Ocean circulation, ice sheet growth and interhemispheric coupling of millennial climate variability during the mid-Pleistocene (ca 800–400ka).

Alonso-Garcia, M., Sierro, F.J., Kucera, M., Flores, J.A., Cacho, I. and Andersen, Nils (2011) Ocean circulation, ice sheet growth and interhemispheric coupling of millennial climate variability during the mid-Pleistocene (ca 800–400ka). Quaternary Science Reviews, 30 (23-24). pp. 3234-3247. DOI 10.1016/j.quascirev.2011.08.005.

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Supplementary data:

Abstract

Stable carbon and oxygen isotopes from benthic and planktic foraminifers, planktic foraminifer assemblages and ice rafted debris from the North Atlantic Site U1314 (Integrated Ocean Drilling Program Expedition 306) were examined to investigate orbital and millennial-scale climate variability in the North Atlantic and its impact on global circulation focusing on the development of glacial periods during the mid-Pleistocene (ca 800–400 ka). Glacial initiations were characterized by a rapid cooling (6–10 °C in less than 7 kyr) in the mean annual sea surface temperature (SST), increasing benthic δ18O values and high benthic δ13C values. The continuous increase in benthic δ18O suggests a continuous ice sheet growth whereas the positive benthic δ13C values indicate that the flow of the Iceland Scotland Overflow water (ISOW) was vigorous. Strong deep water formation in the Norwegian Greenland Sea promoted a high transfer of freshwater from the ocean to the continents. However, low SSTs at Site U1314 suggest a subpolar gyre cooling and freshening that may have reduced deep water formation in the Labrador Sea during glacial initiations.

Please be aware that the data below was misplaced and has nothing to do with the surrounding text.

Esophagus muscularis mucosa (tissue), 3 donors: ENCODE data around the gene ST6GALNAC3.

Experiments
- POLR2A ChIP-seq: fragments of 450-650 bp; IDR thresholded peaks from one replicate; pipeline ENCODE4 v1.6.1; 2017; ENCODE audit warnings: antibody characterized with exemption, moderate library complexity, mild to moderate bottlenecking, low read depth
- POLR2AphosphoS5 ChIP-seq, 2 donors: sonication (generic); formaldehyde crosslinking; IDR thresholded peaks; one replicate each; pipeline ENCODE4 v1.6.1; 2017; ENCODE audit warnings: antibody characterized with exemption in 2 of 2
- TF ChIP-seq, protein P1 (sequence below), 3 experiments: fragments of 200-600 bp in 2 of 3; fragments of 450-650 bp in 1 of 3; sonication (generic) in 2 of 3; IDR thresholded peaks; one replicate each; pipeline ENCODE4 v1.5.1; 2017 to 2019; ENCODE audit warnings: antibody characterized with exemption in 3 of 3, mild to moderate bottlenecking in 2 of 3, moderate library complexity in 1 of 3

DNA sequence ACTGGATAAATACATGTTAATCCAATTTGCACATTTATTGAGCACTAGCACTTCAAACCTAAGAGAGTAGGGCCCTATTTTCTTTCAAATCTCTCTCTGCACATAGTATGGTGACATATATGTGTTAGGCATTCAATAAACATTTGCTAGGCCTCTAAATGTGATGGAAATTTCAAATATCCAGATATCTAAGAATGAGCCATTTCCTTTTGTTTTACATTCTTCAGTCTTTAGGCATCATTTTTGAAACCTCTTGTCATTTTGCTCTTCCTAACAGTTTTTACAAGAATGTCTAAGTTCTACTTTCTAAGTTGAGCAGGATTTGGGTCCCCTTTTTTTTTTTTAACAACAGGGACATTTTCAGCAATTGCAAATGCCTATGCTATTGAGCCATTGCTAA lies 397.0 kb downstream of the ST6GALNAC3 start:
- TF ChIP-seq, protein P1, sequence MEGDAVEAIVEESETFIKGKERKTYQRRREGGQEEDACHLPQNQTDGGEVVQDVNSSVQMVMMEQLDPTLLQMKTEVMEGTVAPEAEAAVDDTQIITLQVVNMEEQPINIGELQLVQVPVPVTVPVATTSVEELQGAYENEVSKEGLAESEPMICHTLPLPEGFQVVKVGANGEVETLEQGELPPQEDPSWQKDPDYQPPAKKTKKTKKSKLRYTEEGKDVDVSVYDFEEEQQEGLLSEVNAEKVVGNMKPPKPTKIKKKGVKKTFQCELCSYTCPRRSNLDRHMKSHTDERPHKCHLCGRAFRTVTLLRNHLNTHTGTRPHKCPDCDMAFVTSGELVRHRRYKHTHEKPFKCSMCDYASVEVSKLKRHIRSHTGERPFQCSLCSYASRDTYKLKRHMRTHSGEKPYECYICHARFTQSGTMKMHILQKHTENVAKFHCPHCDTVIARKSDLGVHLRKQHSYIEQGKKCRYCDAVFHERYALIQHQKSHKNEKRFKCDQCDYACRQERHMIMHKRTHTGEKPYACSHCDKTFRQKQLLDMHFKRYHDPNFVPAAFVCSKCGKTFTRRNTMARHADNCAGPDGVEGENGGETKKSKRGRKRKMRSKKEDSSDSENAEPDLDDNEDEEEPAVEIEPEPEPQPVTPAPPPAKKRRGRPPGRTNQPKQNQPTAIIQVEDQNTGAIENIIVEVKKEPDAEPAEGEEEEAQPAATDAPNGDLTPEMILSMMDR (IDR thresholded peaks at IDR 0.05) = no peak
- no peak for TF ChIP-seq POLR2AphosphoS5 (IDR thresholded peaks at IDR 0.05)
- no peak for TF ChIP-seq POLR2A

Once the 3.5‰ threshold in the benthic δ18O record was exceeded, ice rafting started and ice sheet growth was punctuated by millennial-scale waning events which returned to the ocean part of the freshwater accumulated on the continents. Ice-rafting events were associated with a rapid reduction in the ISOW (benthic δ13C values dropped 0.5–1‰) and followed by millennial-scale warmings. The first two millennial-scale warm intervals of each glacial period reached interglacial temperatures and were particularly abrupt (6–10 °C in ∼3 kyr). Subsequent millennial-scale warm events were cooler probably because the AMOC was rather reduced as suggested by the low benthic δ13C values. These two abrupt warming events that occurred at early glacial periods were also observed in the Antarctic temperature and CO2 records, suggesting a close correlation between both Hemispheres. The comparison of the sea surface proxies with the benthic δ18O record (as the Southern sign) indicates the presence of a millennial-scale seesaw pattern similar to that seen during the Last Glacial period.
Highlights
► The North Atlantic Site U1314 was studied between 800 and 400 ka. ► Changes in surface and deep circulation at glacial initiations were analyzed. ► The first two millennial-scale events exhibit changes of higher amplitude. ► Phasing between both hemispheres seems to be similar to the Last Glacial period.

Document Type: Article
Research affiliation: Kiel University > Kiel Marine Science
OceanRep > The Future Ocean - Cluster of Excellence
Kiel University
Refereed: Yes
Open Access Journal?: No
DOI etc.: 10.1016/j.quascirev.2011.08.005
ISSN: 0277-3791
Projects: Future Ocean
Date Deposited: 27 Mar 2018 10:21
Last Modified: 28 Mar 2019 12:57
URI: http://oceanrep.geomar.de/id/eprint/42424

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